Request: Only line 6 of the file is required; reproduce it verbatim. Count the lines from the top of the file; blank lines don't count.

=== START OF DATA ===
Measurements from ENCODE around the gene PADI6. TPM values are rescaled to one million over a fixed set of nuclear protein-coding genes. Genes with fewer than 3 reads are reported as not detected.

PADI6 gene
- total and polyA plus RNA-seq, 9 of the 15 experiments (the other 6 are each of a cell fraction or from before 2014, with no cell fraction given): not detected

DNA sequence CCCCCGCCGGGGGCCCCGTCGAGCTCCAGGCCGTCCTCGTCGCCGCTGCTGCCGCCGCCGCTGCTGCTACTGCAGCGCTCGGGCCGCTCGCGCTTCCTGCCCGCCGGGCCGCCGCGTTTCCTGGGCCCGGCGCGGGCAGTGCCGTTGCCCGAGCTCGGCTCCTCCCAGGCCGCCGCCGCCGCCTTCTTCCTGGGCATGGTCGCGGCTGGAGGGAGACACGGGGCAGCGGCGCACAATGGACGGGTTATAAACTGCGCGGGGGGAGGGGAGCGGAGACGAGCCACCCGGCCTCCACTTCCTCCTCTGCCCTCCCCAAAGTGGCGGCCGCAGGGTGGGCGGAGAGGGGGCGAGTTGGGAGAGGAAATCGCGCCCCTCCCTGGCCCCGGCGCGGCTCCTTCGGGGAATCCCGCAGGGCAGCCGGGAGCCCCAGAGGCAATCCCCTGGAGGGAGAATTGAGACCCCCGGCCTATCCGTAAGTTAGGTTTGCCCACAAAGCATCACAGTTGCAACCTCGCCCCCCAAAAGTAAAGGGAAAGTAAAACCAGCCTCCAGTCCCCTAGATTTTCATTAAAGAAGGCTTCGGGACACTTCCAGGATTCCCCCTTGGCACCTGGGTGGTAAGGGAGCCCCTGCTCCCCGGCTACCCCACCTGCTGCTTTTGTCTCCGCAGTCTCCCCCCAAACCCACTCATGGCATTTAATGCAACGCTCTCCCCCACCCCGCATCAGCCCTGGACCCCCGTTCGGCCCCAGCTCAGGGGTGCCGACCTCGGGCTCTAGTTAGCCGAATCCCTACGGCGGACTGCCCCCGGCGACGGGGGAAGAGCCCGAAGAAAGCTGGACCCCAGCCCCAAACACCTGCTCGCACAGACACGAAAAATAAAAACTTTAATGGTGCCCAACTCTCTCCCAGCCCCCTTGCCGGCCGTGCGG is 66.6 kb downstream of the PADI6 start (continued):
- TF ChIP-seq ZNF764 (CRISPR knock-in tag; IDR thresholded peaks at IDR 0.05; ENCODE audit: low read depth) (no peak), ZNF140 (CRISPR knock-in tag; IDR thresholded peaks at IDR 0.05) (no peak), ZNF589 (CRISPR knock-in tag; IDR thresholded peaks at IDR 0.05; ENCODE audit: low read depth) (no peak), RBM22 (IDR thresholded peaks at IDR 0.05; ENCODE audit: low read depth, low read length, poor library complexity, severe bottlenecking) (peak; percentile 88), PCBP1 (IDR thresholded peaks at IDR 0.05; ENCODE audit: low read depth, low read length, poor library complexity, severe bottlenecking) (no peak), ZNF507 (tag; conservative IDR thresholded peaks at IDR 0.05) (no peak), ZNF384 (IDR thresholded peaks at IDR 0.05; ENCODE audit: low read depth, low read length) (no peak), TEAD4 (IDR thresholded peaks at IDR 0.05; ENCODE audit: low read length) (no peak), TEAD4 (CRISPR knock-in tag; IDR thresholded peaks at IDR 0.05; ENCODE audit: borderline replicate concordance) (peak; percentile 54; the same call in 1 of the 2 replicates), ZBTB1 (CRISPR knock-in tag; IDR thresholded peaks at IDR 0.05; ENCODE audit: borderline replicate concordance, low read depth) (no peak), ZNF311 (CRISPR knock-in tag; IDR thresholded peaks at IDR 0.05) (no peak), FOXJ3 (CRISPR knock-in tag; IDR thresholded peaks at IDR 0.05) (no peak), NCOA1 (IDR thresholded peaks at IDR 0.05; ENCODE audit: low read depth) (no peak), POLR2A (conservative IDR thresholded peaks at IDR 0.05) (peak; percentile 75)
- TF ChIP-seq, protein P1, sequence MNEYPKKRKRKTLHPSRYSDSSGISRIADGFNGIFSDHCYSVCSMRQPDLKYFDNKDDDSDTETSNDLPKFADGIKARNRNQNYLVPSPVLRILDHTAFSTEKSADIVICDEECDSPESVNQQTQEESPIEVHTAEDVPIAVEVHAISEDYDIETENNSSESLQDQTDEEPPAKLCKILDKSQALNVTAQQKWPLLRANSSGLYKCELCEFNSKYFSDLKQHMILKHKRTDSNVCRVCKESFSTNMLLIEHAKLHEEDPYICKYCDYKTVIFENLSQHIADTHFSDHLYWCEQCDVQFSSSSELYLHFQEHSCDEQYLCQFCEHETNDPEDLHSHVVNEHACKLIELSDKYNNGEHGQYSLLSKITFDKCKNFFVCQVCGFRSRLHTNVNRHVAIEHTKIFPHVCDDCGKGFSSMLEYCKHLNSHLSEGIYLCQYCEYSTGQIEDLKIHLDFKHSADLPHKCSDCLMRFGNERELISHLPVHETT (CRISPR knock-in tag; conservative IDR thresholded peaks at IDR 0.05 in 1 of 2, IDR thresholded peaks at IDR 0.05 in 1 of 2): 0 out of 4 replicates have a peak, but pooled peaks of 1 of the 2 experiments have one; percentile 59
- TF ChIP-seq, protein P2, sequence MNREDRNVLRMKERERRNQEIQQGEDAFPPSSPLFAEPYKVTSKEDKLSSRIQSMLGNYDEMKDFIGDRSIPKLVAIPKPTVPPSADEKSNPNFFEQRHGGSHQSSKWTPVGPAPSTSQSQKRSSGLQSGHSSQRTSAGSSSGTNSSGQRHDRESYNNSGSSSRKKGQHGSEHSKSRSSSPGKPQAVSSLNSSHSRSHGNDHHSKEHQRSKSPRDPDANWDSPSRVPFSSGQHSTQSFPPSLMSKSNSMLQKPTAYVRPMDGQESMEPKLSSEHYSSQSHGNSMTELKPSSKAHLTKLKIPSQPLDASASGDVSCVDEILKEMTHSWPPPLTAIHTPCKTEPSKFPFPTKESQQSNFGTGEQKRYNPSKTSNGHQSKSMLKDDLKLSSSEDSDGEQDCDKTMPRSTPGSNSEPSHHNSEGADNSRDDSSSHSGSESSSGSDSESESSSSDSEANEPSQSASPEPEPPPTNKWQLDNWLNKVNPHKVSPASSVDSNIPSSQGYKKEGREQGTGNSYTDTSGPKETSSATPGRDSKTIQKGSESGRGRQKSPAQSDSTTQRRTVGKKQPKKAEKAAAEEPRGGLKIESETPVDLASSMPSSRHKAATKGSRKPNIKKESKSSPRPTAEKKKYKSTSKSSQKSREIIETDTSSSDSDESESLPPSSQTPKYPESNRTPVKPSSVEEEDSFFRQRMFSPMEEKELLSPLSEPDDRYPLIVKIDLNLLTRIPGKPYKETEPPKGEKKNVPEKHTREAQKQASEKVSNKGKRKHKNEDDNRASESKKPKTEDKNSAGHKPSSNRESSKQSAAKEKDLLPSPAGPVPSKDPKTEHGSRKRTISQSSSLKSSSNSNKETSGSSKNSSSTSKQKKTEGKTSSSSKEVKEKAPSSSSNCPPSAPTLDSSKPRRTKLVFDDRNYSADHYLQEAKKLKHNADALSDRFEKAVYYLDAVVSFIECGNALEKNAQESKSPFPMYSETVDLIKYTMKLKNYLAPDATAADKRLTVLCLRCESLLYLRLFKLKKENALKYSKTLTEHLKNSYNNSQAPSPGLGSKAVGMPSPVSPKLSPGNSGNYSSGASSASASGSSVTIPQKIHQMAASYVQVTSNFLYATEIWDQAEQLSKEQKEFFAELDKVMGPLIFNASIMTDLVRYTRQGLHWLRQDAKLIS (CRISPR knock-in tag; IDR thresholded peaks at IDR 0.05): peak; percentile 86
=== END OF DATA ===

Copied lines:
- TF ChIP-seq, protein P1, sequence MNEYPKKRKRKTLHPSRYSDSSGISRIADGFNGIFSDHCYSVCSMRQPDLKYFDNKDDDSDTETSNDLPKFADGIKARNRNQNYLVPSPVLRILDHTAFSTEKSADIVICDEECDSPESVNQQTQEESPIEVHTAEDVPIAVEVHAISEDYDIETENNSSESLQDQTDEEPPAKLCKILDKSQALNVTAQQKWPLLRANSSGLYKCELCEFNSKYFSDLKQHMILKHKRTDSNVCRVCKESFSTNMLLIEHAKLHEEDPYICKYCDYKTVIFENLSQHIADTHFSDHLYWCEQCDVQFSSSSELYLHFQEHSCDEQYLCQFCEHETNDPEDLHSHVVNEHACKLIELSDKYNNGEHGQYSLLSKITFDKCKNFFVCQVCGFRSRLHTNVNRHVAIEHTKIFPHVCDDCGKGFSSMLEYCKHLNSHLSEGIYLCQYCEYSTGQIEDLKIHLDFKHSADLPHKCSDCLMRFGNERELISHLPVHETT (CRISPR knock-in tag; conservative IDR thresholded peaks at IDR 0.05 in 1 of 2, IDR thresholded peaks at IDR 0.05 in 1 of 2): 0 out of 4 replicates have a peak, but pooled peaks of 1 of the 2 experiments have one; percentile 59